The iPhone 8 Camera

I just took delivery of my iPhone 8 Plus today and decided to give it a whirl out in the great outdoors, so I took a little trip to Chickies Ridge/Rock to put it through its paces. Here are some shots that are essentially right off the camera. I will note that in a few I either lowered or raised the overall exposure, cropped for straightening horizons, and for one I applied the "Noir" filter that's built right in to the camera app. Almost all other aspects of the photos have remained unchanged.

This wasn't the portrait camera, I just got super close to this bunch of fallen berries and fired off a few shots. The colors in particular are what made me stop and march into some overgrowth to get this one.

For this one, I started the panorama on the right side (pointing at the sun) in an attempt to throw the camera off, which it kind of did. Notice there are four sun flares by the rocks, some vertical banding to the right of center, and the shadows have a blue tint to them. All that to say, the camera still did an incredible job of capturing this scene and I actually really like the result!

I am definitely not a photographer, but I love the art. Playing with composition and colors and contrast and patterns has always appealed to me deeply. This camera seems almost unreal in how well it renders any given scene. Granted, I haven't tried it at night yet, but I fully intend to try that in the coming days.

Now, the Fun Stuff

I'm not sure if there's a photo you've seen recently that hasn't been doctored in some way. If you're using a service like Facebook, Instagram, or VSCO you're very likely adding a filter at least, perhaps adjusting saturation or "Clarity", or even just cropping.

The old adage when it comes to photos (and videos... and audio... and everything, I reckon) is "Garbage in, garbage out". If you take a bad picture, the odds of being able to bring it back from the brink are slim. That being said, the chances of you taking a garbage picture with the iPhone 8 camera seems highly unlikely.

Given the time, I love capturing images in Lightroom Mobile for a few reasons:

  1. It captures RAW images, like a DSLR. This means more room to make exposure and white balance changes after taking the photo, plus more detail is kept intact.
  2. Expanding upon the last point, Lightroom Mobile has an HDR mode that allows you to capture a 16-bit RAW file which has unparalleled levels of color information and detail
  3. You can use almost the entire suite of Lightroom tools right on your phone quicker and easier than on the desktop
  4. All of the aforementioned changes sync back to the desktop version, should you be a Creative Cloud subscriber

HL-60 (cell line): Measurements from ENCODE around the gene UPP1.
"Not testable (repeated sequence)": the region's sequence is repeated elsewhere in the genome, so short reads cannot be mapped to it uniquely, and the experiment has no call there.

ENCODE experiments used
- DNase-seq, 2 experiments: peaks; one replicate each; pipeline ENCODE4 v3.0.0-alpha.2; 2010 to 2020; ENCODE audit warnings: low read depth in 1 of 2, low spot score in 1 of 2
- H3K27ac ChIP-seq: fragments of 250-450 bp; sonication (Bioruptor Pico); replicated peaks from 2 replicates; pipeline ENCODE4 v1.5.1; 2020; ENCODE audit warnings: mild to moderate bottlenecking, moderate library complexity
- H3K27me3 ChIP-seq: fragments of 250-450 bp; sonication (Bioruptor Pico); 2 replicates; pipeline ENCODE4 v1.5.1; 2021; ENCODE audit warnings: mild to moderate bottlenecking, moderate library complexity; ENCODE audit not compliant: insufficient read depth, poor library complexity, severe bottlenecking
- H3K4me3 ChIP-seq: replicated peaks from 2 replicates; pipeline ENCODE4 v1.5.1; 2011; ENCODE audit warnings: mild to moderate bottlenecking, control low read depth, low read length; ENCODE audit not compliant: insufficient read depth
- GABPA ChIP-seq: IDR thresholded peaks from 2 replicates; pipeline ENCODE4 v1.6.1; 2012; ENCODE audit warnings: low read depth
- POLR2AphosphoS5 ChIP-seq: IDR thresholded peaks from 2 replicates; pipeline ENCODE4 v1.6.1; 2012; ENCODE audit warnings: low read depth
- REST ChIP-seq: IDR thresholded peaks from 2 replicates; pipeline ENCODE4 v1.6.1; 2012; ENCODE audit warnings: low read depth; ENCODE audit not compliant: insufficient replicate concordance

With all of that out of the way, here are a few select photos I captured with Lightroom Mobile and edited all from the new phone:

On this one, I didn't even notice until I brought it in for post-production that the camera actually even captured some bugs caught in a spiderweb on the protruding branches. Crazy!

The amount of detail you can retain in a RAW image, especially one taken by this camera, is impressive. Some random thoughts about this phone/camera:

  • 12MP is currently perfect given their goals: It's exactly the resolution needed for 4K video, and having less megapixels translates to bigger photosites on the sensor which means improved low light performance
  • I really loathe one of the marketing terms that Apple is using: "Deeper Pixels". I'd much rather they went with Deeper Color, which is a far more accurate thing to say about a still camera you're touting the HDR capabilities of
  • I wish camera manufacturers would take a lesson from Apple here and be absolutely aggressive on the software side, squeezing every last bit of performance from their purpose-made devices as possible. My $5800 Sony FS5 can't even shoot 4K60 video without hooking up a bulky external recorder and paying an additional $500 to unlock the feature
  • Speaking of camera manufacturers: I'm thinking this device. (plus the upcoming X) just halved whatever the remaining days of the point-and-shoot camera had left. Seriously, why would buy one of those again?

I'm going to continue to take some shots with this little beast and certainly delve further in on the video side of things, but as it stands now I wouldn't hesitate to tell someone with an iPhone 8 that they could leave the DSLR at home and opt for the portable solution they already have on them.